Vanity Fair is still investigating Kavanaugh. Evgenia Peretz, Vanity Fair contributing editor, posted a long expose of Kavanaugh’s alma mater: “‘Men for Others, My Ass’: After Kavanaugh, Inside Georgetown Prep’s Culture of Omertà.” Through guilt by association, she tried to imply the school’s code of silence was concealing something foul in Kavanaugh’s past (which she offers zero evidence for) and tied Kavanaugh to a shameful incident that happened at the school two decades after he graduated.
The story began with fuzzily sourced observations from Georgetown Prep’s class of ’83 Homecoming this October, featuring cameos from the now-notorious crew from the senior yearbook.
...Victory was in the air. Prep, as it’s known, was in the middle of trouncing Episcopal, 24–6. Kavanaugh had finally clinched his seat on the Supreme Court, after all those ridiculous attacks on his character.
“Ridiculous” is meant ironically here; Peretz clearly finds them quite credible. Her story only glancingly deals with Kavanaugh, but still lays up suspicion and innuendo upon the Justice’s reputation. She set the scene with hostile stereotypes of the school’s alumni doing “American Guy” stuff and compared the class’s loyalty to Kavanaugh to the mobster code of silence:
Indeed, tonight is a victory celebration, and it can largely be attributed to Georgetown Prep’s particular code of omertà. Kavanaugh gestured at this code in a 2015 speech, fondly recalling the saying, “What happens at Georgetown Prep stays at Georgetown Prep,” which suggests guys bonded together by a shared history of mischief. But the code is more than that. It’s also about preserving a certain world order. Over the years, the code has helped to smooth out bad news, and to sweep ugly allegations under the rug....
She set up a "Goofus and Gallant" comparison between fellow Georgetown Prep alum Justice Neil Gorsuch and Justice Kavanaugh. In Peretz’s hostile telling, it’s a wonder how Kavanaugh managed to accomplish anything with his life, much less become a Supreme Court justice.
Prep preached the Jesuit motto, “Men for Others.” For some, it was a profound message....Other students, like Neil Gorsuch, ’85, also took that to heart, applying Prep’s intellectual rigor to debate, and into a life of service.
But Kavanaugh and many of his friends were known to take their privilege as license to act with obnoxious abandon. This type of group wasn’t unique in the history of Georgetown Prep. Every senior class had a version -- a band of bros, usually football players, who staked their claim as kings of the school....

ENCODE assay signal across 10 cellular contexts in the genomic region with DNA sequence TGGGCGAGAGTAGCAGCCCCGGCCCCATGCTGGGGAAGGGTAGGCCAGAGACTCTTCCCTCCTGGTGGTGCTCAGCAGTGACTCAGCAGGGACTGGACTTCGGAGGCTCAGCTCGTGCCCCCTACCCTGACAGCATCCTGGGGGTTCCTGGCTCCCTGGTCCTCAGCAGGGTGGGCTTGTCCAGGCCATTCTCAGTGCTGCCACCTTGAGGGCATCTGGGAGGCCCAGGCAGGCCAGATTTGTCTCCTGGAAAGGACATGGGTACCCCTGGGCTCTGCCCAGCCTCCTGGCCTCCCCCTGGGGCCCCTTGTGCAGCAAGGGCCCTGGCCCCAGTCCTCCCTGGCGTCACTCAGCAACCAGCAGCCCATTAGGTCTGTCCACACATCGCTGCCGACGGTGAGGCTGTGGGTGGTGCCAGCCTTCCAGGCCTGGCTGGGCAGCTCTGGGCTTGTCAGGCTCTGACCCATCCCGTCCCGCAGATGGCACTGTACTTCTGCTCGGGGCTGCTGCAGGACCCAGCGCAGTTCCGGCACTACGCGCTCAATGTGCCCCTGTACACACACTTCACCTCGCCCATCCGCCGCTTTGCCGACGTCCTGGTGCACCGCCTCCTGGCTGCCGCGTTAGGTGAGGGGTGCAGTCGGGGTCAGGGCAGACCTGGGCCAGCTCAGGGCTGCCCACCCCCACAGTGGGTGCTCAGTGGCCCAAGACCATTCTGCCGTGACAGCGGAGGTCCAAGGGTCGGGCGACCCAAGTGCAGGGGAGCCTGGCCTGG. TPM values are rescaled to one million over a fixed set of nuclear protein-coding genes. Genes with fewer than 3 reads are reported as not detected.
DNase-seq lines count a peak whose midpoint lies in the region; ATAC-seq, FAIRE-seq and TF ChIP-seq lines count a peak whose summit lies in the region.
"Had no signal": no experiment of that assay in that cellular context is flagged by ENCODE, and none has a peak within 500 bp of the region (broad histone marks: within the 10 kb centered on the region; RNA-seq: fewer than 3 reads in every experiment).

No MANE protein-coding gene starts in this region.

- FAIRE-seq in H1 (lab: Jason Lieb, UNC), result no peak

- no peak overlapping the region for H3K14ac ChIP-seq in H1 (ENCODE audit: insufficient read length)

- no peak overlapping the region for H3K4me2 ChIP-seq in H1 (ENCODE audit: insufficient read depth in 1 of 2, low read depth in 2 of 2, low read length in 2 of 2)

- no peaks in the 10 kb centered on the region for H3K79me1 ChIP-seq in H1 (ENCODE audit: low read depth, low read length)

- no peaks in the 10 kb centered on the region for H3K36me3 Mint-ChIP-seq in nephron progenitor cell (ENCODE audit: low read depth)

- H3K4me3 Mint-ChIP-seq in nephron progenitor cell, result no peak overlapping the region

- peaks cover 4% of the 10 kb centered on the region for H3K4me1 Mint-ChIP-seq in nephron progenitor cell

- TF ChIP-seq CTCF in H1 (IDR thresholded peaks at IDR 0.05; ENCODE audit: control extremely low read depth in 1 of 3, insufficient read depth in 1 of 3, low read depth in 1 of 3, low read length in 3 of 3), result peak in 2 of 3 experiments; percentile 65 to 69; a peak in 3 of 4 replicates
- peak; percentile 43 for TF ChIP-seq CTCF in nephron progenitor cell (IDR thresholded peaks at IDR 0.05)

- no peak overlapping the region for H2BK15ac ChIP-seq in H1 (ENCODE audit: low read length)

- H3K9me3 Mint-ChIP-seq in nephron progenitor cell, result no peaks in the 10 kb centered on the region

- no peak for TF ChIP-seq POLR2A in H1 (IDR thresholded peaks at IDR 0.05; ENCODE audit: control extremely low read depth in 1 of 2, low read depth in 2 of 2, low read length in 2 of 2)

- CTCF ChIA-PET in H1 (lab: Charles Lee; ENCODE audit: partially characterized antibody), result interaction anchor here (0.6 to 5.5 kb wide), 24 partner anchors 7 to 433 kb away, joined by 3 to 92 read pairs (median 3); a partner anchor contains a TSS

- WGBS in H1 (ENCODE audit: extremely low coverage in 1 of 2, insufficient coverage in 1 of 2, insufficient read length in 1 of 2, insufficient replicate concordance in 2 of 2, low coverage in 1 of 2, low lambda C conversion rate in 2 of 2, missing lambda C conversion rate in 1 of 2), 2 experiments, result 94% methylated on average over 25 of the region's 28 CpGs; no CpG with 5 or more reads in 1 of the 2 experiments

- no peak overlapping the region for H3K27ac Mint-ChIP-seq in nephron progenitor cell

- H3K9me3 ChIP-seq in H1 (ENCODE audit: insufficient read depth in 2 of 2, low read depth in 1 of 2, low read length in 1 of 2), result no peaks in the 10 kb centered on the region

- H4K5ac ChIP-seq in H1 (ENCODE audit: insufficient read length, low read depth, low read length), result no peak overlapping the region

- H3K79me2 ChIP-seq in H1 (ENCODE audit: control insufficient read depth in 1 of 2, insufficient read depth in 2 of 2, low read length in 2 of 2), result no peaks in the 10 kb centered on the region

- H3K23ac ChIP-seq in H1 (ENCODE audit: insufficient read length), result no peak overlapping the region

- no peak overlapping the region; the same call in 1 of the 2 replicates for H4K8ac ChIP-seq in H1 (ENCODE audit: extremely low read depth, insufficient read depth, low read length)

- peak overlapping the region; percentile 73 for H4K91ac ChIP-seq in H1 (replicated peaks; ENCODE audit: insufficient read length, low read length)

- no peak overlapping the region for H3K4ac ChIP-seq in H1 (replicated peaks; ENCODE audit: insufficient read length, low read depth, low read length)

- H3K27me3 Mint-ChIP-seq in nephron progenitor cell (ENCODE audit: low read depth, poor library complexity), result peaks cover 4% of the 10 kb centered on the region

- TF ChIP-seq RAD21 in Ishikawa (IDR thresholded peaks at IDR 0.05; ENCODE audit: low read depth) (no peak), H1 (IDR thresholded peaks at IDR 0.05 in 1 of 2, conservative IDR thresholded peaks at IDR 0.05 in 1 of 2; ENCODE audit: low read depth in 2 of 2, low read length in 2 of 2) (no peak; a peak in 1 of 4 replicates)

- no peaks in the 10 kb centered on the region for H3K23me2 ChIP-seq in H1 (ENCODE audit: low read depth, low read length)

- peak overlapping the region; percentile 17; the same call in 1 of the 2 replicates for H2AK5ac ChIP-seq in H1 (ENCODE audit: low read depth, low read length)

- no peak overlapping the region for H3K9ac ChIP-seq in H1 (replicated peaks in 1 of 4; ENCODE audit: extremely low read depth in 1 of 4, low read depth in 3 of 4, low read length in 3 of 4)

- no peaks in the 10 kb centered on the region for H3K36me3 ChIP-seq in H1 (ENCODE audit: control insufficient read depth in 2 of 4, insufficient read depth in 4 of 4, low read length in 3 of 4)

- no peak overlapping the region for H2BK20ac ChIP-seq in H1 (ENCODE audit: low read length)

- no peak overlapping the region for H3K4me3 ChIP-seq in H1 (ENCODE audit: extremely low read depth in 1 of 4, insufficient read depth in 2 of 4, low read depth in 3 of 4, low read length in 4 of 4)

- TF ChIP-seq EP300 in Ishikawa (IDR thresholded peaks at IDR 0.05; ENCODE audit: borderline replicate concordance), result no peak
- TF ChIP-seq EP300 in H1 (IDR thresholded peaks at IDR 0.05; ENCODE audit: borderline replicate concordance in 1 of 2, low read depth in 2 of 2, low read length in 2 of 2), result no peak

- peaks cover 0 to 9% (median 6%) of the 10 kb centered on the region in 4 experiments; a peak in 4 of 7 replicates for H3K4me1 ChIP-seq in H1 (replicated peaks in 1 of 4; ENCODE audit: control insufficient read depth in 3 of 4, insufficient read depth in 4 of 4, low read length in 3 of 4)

Kavanaugh, according to some former classmates, was not the central showman, but rather an eager sidekick. An alum who knew Kavanaugh well recalls, “He had the attitude of ‘I’m the man, I’m a badass, and everybody else is kind of a loser. I do what I want. I get what I want.’ He was more of a dick, for lack of a better word. I wish I had a more descriptive word. He was just a dick.”....
"An alum who knew Kavanaugh well." How sleazy is this sourcing?
There was rehash of 35-year-old unsubstantiated rumors, including, of course, Kavanaugh’s teenage beer consumption, which he has already been obliged to “confess” to in front of the nation during his hearings.
Kavanaugh and his friends, as we learned during his hearing, laughed about the violence in their 1983 yearbook. There was the caption “Do these guys beat their wives?” accompanying a shot of one group of boys. There was the quote from Judge’s page: “Certain women should be struck regularly, like gongs.”
While reading the above, keep in mind that these are teenagers, and those nasty quotes aren’t original to them but are from other sources (the “gongs” crack is from playwright Noel Coward).
Peretz finally admitted such shenanigans were endemic to prep schools and not confined to Georgetown Prep. She then fast-forwarded to 2004 and the sad case of Eric Ruyak, who was sexually assaulted by a male teacher but was not initially believed.
Then, as if the stories were linked, she jumped to the unsubstantiated accusations made by Christine Blasey Ford, and cynically portrayed Kavanaugh’s defenders. Blasey Ford, by contrast, was presented as having “reluctantly” gone public. How does Peretz know that?
This paragraph took chutzpah both on the reporter’s part and Kavanaugh’s classmates.
Prep alum who operate by a different ethos felt betrayed by Kavanaugh’s how-dare-you performance. “What I heard was, ‘I’m unwilling to own my truth, to own my history, and to accept that it’s possible that something in my past could have happened, and that people need to hear about it,’ ” says Bill Barbot, ’86... To many Americans, Kavanaugh didn’t seem like a sexual predator -- but that wasn’t the point. The point was that he couldn’t give an inch of possible culpability. He couldn’t say, “I’m sorry for what I might have done.”
In other words, Kavanaugh should have confessed to something he doesn’t remember doing and no one else remembers him doing? What nerve. She continued with the “omerta” parallel, implying Kavanaugh truly had something to hide, even though she came up with nothing to add to the slime hurled against the judge during his confirmation hearing.
In the days following the hearing, while senators frantically jockeyed, some in the elite ranks of the Montgomery County community considered breaking the code of silence. Barbot and another classmate initiated a letter among Prep alumni to support a thorough investigation into the allegations against Kavanaugh. They got roughly 80 men to sign, but discovered that many others were too scared to attach their names, for fear of social and professional retribution.